Going by his background and experience Mr Xi might prove to be the best bet. Mr Xi is one of the favoured “princelings’—the children of the Chinese political elite that participated in the Long March and later ran the government, the Party and the Army. His father was a revolutionary General. The toughest nut to crack in order to liberalise China will be of course the People’s Liberation Army (PLA). The PLA liberated China. It helped establish the government. That makes the PLA not the creature of the government but its creator. Army generals treated themselves superior to ministers and there have been numerous instances when the PLA acted on its own apparently without clearance by the government. That has been noticed and noted by the west. The PLA owned its own business enterprises to achieve independent funding. Many generals became billionaires in their own right. The Pakistan army learnt its lessons from the PLA.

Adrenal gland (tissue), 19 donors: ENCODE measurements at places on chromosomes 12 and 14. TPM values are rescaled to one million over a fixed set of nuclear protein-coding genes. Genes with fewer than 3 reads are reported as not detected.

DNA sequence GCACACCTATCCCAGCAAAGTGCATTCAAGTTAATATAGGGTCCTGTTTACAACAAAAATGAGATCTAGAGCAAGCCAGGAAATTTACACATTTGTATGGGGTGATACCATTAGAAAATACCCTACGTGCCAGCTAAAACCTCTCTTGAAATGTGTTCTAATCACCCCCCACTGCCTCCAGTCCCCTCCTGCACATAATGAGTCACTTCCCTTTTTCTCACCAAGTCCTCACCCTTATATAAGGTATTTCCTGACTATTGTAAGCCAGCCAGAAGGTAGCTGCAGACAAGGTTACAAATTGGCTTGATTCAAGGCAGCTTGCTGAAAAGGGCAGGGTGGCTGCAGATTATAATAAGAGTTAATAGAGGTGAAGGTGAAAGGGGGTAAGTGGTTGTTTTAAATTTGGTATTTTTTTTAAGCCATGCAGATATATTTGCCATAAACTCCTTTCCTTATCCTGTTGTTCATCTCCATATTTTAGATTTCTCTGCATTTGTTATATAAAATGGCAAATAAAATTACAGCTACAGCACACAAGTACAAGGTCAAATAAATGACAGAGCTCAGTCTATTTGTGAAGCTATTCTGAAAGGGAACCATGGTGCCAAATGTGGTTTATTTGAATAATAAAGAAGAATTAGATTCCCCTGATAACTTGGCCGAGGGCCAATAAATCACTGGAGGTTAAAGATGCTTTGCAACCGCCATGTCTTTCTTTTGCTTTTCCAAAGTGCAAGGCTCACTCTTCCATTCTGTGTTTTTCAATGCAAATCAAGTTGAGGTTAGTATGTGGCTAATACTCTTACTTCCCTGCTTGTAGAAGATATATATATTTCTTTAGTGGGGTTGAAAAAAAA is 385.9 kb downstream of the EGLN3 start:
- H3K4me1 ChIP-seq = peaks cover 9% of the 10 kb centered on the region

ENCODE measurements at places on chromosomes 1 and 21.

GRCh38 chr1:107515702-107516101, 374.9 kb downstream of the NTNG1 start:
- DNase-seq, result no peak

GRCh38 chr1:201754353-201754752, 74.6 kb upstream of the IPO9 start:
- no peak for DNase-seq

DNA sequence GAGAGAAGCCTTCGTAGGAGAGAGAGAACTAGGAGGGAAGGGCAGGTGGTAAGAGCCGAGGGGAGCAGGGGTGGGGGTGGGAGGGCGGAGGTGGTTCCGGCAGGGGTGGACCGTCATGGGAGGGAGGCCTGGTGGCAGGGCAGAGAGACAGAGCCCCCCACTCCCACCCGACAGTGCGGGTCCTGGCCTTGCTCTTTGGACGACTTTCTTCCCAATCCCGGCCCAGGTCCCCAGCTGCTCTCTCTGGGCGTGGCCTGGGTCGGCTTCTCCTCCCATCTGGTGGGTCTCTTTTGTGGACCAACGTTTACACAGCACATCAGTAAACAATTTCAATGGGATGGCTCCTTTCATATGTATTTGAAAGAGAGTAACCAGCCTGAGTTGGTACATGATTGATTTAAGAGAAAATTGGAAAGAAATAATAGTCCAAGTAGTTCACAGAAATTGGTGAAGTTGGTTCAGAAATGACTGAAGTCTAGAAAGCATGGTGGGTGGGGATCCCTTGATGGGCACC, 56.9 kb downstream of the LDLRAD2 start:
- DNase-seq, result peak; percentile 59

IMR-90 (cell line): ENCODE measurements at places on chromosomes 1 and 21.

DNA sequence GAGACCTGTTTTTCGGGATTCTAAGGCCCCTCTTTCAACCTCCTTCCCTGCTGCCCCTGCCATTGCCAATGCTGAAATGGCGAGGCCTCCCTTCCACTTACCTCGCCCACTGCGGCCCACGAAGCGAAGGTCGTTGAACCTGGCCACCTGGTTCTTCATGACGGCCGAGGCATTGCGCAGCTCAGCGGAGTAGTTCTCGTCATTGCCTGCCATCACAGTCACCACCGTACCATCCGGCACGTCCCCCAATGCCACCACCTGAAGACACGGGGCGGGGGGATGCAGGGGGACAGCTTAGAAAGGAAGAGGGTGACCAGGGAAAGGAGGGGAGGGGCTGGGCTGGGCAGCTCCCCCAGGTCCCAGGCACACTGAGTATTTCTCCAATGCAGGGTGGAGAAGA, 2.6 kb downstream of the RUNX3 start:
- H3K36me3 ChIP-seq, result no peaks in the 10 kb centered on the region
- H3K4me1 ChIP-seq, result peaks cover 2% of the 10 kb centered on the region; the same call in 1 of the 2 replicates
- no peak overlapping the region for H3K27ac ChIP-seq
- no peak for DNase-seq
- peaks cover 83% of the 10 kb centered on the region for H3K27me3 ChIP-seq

Mr Xi’s experience renders him best equipped to address these challenges. Along with his father he was a victim of the Cultural Revolution. From the cloistered life of a princeling he was driven to the uncommonly hard life of the peasants in the countryside. Mr Xi therefore has seen first hand both sides of the street. He should empathise with the demands of low paid workers and peasants forcibly deprived of their land. He has an added advantage to deal with the PLA. Not only is the PLA leadership being transformed by likeminded princelings who seek to professionalise and modernise the Chinese army; Mr Xi is literally married to the PLA! His wife is a Major General and also a popular opera singer. Mr Xi’s daughter is preesently a student in Harvard. It remains to be seen if China under Mr Xi will abjure its present hegemonic approach. The sign of meaningful change in China will come of course from how Beijing addresses the Tibetan question. Up till now China has been ruled by Mr Hu Jintao who under Deng Xiaoping authored the hard repressive approach in Tibet. A reversal of policy would have been seen as loss of face for Mr Hu. That perhaps might explain Beijing’s inexplicably rigid approach to Tibet even though Dalai Lama has unambiguously accepted that Tibet is part of China. Mr Xi will have the opportunity to start on a clean slate in both Tibet and Xingjian. It remains to be seen how he uses his opportunity.